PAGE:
Curated by prolific photographer and filmmaker for music’s most wanted Dean Chalkley and fashion-industry favourite creative director Harris Elliott, this interactive exhibition focuses on and highlights the origins of Rudeboy culture in Jamaica, as well as its presence in the United Kingdom through various subcultures, through a series of portraits, installations and set pieces.

Somerset House, London.
13 June – 25 August 2014.

USA: Free Outdoor Screening of Wattstax.

A free outdoor screening of the legendary documentary that chronicles the events and social climate surrounding the 1972 Wattstax day-long concert, hosted by BAM.

Putnam Triangle Plaza, 22 Putnam Ave, Brooklyn, NY.
22 July at 8pm.

USA: “Drawing On Things” with Shantell Martin.

Inspired and led by Shantell Martin, adult workshop participants will bring their own objects to adorn with elaborate, original drawings! BYO blank canvas (any white object — clothing, curtains, tote bags, shoes, lampshades, whatever!) and drawing supplies will be provided. Open bar.

MoCADA, Brooklyn, NY.
July 2014 at
6:30 am (I think they meant pm) - 8:30 pm.

USA: 2014 AFF SUMMER SERIES, New York.

Lots of great movies to be seen all summer long thanks to the folks a AFF. Join them at various venues in NYC parks to get your fill!

Various parks, New York City,
July 7th - September 7th, 2014.

TO ADVERTISE AND PROMOTE YOUR EVENT WITH DYNAMIC AFRICA, EMAIL DYNAMICAFRICABLOG@GMAIL.COM.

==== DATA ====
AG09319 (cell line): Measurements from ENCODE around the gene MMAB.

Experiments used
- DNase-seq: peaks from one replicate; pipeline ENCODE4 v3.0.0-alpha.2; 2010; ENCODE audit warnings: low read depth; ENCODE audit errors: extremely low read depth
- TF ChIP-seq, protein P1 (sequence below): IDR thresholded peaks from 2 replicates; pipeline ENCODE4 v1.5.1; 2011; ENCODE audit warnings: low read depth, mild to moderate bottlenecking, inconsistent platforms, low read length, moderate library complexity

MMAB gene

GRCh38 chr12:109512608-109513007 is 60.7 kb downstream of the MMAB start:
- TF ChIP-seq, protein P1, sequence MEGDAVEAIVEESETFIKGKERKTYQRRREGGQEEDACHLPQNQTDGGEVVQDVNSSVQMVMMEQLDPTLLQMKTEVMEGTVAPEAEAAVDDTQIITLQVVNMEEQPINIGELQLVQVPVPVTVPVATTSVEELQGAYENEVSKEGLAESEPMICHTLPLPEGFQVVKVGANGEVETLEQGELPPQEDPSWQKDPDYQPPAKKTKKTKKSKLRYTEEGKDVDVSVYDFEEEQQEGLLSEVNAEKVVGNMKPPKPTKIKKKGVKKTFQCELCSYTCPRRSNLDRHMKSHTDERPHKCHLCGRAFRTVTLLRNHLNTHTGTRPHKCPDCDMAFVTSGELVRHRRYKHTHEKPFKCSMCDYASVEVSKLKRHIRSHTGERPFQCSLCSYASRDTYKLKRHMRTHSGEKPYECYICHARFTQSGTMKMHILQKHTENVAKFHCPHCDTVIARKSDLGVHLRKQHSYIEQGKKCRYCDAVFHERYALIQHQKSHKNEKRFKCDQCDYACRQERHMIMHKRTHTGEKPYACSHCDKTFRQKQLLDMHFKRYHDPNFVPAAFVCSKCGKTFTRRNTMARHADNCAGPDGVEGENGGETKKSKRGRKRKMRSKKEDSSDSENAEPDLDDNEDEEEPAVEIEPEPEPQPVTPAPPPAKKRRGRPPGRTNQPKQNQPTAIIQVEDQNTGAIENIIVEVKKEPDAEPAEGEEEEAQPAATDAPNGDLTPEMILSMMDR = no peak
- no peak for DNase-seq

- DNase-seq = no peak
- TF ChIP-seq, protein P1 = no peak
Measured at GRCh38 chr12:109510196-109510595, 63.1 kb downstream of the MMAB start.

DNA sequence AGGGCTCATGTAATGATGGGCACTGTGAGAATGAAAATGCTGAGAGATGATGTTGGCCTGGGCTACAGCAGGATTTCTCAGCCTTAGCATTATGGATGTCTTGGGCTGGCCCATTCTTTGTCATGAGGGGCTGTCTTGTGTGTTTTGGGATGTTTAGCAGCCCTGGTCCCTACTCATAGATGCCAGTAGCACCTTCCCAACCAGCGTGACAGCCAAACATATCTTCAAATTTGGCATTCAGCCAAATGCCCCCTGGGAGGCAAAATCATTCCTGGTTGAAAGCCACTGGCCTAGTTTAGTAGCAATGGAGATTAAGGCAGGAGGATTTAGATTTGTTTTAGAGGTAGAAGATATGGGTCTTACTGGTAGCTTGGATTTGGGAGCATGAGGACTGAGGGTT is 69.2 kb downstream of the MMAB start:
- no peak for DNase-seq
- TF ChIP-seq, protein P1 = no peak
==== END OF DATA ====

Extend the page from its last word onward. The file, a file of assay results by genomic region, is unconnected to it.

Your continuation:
World Cup 2014 Fan Favourite Posters created by Jon Rogers.

Vancouver designer Jon Rogers created a series of posters depicting the fan favourite player, according to Bleacher Report, from each country participating in this year’s World Cup. Above are the posters of players from the African teams currently playing in Brazil for a chance at football’s most prestigious trophy.

All eyes on me #Longstreet #capetown #art #africa (at Long street cape town)

#capetown #art (at The Mexican Kitchen)

#mamafrica #longstreet #capetown #art #africa (at Long street cape town)

POPCORN // POP ART #vscocam #capetown #art #popart (at Claremont Cape Town)

typicalugandan:

"A world without him" by Ugandan artist: Ronex Ahimbisbwe.

typicalugandan:

"Caregiver" by Ugandan artist; Daudi Karungi.

GLOBAL EVENTS LISTING: JUNE 8TH, 2014.

USA: Ibrahim El Salahi - Selected Works 1962-2010 

The Skoto Gallery in New York is currently hosting “Selected Works 1962-2010” which showcases a collection of Sudanese artist Ibrahim El Salahi’s works. The exhibition, his second at the gallery and the first U.S presentation of his work since his highly-acclaimed retrospective at the Tate Modern, London in 2013, features a range of dynamic drawings and paintings by the artist throughout the majority of his career. 

May 1st – June 14th, 2014
SKOTO GALLERY, New York

FRANCE: Maroc, couleur désert (Morocco, desert colour).

Consisting of over 100 rugs, blankets and cushions woven by the Aït Khebbach - a semi-nomadic Amazigh (Berber) people living along the border with Algeria, the exhibition highlights the cultural and personal significance of these woven pieces, through multimedia arts such as film, photography and music, and the women who create them.

Each life-size photograph taken by Serge Anton reveals not only the artistic tapestry of each textile, but places the woman responsible for its creation in front of her work as a way to give credit where credit is due.

Musée Bargoin, Clermont-Ferrand.
30 April - 25 August 2014.

SUISSE: Here Africa / Ici l’Afrique.